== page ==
One of the first games I remember playing back in my PS2 glory days was the SSX series, particularly SSX 3, as that was my first introduction to the series (Tricky is great too – please put down your pitchforks, invisible Internet audience…). As such, my go to when there’s nothing new to play would definitely be SSX 3.

There are so many separate things I enjoy about this game. For one, the simple joys of customizing your rider, pulling off impossible, showy stunts, and punching Mac in the face whenever he says something douchey to you (re: whenever he opens his mouth) never get old. I can always pull out my trusty PS2 and know that I’m in for a great time (and will be treated to a fantastic early 2000’s soundtrack on Radio Big – shout out to DJ Atomika for introducing me to Basement Jaxx and Placebo).

I’m also a very social gamer – I enjoy playing against my friends and shouting various obscenities as a friendly afternoon hang out quickly turns into a test of friendship. One thing that’s particularly great about SSX 3 is that it’s very newbie friendly – friends who’ve picked up a controller maybe a handful of times in their lives can quickly get into the action and fun of SSX 3, and it makes it even that much more fun for me, a gaming vet, to see them get excited about playing a game.

Robbie Key – The Legend of Zelda: Orcarina of Time

While there are many games I venture back into and during dry release times in gaming, I’m going to cheat a little here and pick one game and a series: The Legend of Zelda: Ocarina of Time and any Super Smash Bros. title.

I have easily beaten Ocarina five or six times, and that doesn’t include the two times I’ve played through Master Quest – once on the Wind Waker pre-order Gamecube disc, the other time on 3D. Nostalgia is not what brings me back to this game 18 years after its release (disclaimer: that’s part of it). It’s simply an enthralling adventure that holds up well in numerous aspects among today’s industry, a feat thousands of other games can’t achieve. I love everything Ocarina offers, including the dreaded Water Temple, which is oddly easier in the Master Quest version.

… and Super Smash Bros.

Whether it’s with friends or battling solo against multiple computers, each Smash Bros. has its own unique feel, and they each hold up incredibly well – though I won’t argue against the original’s descent into showing its age. Whether it’s the best in the series – Melee – or the 3DS and Wii U versions, the latter being my personal favorite, Smash Bros. is a series that can be booted up and allow anyone to jump in on and have fun, or have serious one-on-one bouts. I always enjoy trying to complete any unaccomplished challenges, attempting to beat old records and battling tough computer opponents, even more so with the merciless amiibo bots.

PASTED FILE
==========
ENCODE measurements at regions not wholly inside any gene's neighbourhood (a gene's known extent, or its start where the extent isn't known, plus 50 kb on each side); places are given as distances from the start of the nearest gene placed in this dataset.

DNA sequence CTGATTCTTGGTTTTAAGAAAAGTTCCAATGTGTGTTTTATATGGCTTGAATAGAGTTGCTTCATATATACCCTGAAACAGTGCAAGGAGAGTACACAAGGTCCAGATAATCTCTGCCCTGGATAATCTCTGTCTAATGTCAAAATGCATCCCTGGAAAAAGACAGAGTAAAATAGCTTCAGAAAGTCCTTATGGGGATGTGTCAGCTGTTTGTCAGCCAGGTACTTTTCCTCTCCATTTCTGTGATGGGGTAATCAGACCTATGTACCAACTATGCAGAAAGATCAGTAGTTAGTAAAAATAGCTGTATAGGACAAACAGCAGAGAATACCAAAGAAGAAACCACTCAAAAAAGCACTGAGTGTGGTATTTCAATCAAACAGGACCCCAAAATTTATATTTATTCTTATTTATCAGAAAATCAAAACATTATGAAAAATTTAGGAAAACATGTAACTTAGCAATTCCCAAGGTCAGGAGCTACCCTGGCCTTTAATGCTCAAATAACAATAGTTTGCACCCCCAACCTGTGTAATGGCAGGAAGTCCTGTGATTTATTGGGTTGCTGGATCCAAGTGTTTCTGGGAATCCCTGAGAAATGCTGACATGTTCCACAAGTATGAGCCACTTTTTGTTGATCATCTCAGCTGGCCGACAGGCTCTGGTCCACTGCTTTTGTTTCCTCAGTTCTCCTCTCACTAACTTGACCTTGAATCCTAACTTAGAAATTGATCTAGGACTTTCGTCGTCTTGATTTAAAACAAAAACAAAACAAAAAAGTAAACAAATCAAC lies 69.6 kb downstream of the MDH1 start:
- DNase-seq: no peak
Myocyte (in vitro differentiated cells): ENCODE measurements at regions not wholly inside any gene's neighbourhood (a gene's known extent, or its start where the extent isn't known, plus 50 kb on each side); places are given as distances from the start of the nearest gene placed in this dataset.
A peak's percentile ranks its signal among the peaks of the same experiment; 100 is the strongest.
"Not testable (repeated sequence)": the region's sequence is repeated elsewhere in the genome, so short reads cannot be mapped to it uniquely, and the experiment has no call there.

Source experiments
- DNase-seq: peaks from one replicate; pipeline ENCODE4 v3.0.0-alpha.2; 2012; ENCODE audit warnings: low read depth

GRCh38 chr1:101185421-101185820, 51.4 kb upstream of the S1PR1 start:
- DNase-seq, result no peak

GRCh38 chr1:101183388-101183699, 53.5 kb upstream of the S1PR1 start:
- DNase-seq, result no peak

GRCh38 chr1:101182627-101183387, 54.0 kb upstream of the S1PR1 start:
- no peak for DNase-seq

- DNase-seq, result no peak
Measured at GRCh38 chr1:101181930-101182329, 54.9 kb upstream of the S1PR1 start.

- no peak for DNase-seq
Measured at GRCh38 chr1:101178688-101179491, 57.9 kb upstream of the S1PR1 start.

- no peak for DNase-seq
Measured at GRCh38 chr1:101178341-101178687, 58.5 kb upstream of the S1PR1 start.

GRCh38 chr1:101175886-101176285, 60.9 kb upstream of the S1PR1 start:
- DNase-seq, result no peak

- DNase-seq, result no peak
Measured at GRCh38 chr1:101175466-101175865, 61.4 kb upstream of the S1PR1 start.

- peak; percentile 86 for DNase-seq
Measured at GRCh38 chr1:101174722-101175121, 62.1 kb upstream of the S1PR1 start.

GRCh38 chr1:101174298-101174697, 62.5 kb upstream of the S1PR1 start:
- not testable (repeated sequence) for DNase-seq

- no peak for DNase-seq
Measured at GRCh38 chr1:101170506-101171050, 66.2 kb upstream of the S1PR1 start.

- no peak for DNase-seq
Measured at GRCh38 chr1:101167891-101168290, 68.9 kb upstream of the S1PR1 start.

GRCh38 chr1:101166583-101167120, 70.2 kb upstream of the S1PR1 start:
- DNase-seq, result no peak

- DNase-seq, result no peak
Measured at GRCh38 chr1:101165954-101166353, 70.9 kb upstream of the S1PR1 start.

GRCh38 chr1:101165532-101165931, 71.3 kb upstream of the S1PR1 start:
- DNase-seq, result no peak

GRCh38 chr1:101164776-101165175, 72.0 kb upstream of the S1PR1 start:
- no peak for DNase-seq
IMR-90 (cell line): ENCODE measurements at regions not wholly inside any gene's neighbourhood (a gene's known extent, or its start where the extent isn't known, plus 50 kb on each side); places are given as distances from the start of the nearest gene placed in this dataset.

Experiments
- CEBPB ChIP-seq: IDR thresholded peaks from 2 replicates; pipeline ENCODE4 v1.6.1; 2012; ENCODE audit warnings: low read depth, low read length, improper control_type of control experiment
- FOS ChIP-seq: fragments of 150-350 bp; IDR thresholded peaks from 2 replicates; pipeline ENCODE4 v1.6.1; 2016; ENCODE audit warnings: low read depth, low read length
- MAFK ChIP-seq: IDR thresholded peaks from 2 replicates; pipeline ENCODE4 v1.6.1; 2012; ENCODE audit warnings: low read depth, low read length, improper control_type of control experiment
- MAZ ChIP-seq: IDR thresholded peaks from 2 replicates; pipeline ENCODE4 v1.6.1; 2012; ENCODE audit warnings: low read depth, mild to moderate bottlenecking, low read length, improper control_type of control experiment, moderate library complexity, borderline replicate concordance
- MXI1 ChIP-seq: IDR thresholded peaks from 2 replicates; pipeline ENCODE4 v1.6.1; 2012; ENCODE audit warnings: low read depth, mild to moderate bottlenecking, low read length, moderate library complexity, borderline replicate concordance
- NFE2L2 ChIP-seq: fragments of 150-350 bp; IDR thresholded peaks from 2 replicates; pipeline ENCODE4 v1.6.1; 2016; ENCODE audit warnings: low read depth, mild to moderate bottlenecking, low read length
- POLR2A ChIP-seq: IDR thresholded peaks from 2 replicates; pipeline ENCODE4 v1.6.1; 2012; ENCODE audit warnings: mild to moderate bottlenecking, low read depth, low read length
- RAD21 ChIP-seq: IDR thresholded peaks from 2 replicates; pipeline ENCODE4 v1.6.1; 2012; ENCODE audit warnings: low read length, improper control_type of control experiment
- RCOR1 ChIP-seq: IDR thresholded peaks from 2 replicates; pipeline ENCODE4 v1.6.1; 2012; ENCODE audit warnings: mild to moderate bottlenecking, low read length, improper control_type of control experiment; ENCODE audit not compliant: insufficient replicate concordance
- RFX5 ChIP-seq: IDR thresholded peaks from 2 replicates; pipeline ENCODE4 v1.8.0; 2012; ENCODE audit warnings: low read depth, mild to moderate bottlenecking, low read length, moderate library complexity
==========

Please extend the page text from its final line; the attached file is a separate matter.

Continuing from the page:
Nathan Manning – Halo multiplayer

I always find myself going back to the multiplayer mode in the Halo games when I’ve got nothing else to play. Usually it’s the most current in the series, so I’ll be saying Halo 5: Guardians at the moment. I think Halo 5 is my favourite multiplayer experience of the Halo games. The new movement options have improved the Halo gameplay so much. There feels like there is much more flexibility in fire fights because the new movement options give players plenty of different choices when attacking or fleeing. It makes the game more interesting. In an age where shooters are trying to copy Call of Duty’s success, Halo has managed to carve itself out a slice of the genre, and with Halo 5 343 realised that it had to stick to what makes Halo unique. In Halo, everyone starts off equal. Everyone has the same weapons and abilities, and the only way to get an edge over your opponent is to control the weapons around the map and have more skill with the tools at your disposal. It’s this tug of war and constant battle over key map areas that draws me to Halo multiplayer over and over again. The new monthly ranking system, which can also be seen in games like Hearthstone, is also a big draw card as I can strive to reach something higher each time I come back.

I’m a big fan of multiplayer gaming, and I absolutely love the Halo multiplayer experience, so it’s a no-brainer that Halo 5 is my fall back game.

So those are our games we always find ourselves playing in down times. But the conversation doesn’t end there. We want to know what you play when you’ve got nothing else to play. Leave a comment below, or on the post on Facebook or Twitter, and you could be featured in next month’s AA Roundtable.